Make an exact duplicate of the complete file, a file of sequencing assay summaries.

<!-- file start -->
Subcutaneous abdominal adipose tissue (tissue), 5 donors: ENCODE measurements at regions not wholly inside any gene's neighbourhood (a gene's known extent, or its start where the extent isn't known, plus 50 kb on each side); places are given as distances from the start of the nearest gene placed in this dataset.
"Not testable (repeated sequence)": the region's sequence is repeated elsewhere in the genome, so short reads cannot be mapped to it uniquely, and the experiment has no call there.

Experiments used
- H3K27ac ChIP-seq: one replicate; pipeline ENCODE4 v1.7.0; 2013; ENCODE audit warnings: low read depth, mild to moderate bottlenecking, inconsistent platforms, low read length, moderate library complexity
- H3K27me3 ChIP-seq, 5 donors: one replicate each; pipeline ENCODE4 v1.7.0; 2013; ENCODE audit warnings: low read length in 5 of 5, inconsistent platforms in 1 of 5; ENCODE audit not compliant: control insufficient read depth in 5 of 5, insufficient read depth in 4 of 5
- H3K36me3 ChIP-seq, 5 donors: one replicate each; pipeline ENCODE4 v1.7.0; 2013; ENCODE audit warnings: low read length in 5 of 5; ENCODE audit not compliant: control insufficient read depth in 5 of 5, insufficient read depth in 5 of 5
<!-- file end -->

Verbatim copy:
Subcutaneous abdominal adipose tissue (tissue), 5 donors: ENCODE measurements at regions not wholly inside any gene's neighbourhood (a gene's known extent, or its start where the extent isn't known, plus 50 kb on each side); places are given as distances from the start of the nearest gene placed in this dataset.
"Not testable (repeated sequence)": the region's sequence is repeated elsewhere in the genome, so short reads cannot be mapped to it uniquely, and the experiment has no call there.

Experiments used
- H3K27ac ChIP-seq: one replicate; pipeline ENCODE4 v1.7.0; 2013; ENCODE audit warnings: low read depth, mild to moderate bottlenecking, inconsistent platforms, low read length, moderate library complexity
- H3K27me3 ChIP-seq, 5 donors: one replicate each; pipeline ENCODE4 v1.7.0; 2013; ENCODE audit warnings: low read length in 5 of 5, inconsistent platforms in 1 of 5; ENCODE audit not compliant: control insufficient read depth in 5 of 5, insufficient read depth in 4 of 5
- H3K36me3 ChIP-seq, 5 donors: one replicate each; pipeline ENCODE4 v1.7.0; 2013; ENCODE audit warnings: low read length in 5 of 5; ENCODE audit not compliant: control insufficient read depth in 5 of 5, insufficient read depth in 5 of 5